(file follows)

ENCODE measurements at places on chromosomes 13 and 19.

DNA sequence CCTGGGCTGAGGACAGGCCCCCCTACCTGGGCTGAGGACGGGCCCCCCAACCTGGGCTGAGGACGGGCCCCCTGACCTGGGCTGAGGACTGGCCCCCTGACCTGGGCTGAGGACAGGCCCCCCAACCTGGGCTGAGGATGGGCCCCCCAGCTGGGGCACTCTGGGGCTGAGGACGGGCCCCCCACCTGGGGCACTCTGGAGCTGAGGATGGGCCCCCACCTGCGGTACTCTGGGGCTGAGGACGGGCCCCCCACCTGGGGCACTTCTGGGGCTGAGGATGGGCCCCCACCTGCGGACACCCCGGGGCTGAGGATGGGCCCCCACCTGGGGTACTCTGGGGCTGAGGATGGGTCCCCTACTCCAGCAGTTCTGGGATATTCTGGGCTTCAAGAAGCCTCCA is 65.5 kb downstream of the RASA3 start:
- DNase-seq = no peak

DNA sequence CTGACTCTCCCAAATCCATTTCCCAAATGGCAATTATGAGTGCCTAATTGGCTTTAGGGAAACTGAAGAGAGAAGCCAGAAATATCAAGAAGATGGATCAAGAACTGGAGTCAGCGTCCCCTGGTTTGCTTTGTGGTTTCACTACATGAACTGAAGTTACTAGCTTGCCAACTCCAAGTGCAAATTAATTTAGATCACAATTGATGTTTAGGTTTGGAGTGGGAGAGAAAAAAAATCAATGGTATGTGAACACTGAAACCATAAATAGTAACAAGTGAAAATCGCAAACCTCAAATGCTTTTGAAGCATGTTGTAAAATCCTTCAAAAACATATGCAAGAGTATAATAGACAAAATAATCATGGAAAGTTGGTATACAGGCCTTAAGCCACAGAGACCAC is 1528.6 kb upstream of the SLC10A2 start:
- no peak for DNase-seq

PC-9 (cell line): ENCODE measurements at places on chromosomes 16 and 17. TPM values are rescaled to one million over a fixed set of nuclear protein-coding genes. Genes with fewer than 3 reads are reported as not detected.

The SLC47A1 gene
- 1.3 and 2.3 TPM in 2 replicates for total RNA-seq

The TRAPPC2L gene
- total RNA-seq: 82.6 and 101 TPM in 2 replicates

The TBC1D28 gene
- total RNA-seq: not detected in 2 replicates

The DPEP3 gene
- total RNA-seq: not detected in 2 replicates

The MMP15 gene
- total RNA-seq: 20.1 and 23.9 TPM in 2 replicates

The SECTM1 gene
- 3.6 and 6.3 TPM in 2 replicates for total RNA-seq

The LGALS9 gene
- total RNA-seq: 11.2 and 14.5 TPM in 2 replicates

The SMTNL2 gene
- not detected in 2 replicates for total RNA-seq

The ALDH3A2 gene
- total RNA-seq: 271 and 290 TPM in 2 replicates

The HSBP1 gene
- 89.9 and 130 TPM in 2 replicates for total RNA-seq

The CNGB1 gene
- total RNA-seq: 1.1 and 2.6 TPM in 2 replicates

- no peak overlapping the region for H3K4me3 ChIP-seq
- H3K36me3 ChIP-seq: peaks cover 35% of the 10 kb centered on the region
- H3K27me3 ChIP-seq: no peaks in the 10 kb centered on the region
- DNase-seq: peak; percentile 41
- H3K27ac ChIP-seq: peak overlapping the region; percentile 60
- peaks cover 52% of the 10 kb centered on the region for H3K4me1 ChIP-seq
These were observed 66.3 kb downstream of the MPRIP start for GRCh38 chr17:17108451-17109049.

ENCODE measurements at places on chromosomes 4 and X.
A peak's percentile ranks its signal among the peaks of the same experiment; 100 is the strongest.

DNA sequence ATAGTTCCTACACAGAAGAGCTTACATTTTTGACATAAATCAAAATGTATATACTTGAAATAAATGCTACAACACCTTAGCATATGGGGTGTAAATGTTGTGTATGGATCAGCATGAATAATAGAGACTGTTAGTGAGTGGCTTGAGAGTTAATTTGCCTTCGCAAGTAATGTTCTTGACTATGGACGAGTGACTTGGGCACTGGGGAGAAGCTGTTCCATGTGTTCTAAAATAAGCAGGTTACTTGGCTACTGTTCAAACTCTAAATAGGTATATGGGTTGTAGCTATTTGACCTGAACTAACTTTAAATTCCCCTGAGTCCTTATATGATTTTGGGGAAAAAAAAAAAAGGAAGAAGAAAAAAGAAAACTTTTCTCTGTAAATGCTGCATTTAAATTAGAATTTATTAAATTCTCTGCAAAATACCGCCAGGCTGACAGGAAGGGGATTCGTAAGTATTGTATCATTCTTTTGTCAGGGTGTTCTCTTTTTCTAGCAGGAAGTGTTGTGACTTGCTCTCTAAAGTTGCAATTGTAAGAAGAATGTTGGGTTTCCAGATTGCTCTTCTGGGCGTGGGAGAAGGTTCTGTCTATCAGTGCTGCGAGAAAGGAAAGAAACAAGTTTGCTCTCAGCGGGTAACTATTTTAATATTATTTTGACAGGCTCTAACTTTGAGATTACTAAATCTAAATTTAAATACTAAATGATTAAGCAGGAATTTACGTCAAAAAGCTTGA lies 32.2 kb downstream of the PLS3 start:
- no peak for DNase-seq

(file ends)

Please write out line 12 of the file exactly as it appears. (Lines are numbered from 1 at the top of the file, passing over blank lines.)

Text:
- total RNA-seq: not detected in 2 replicates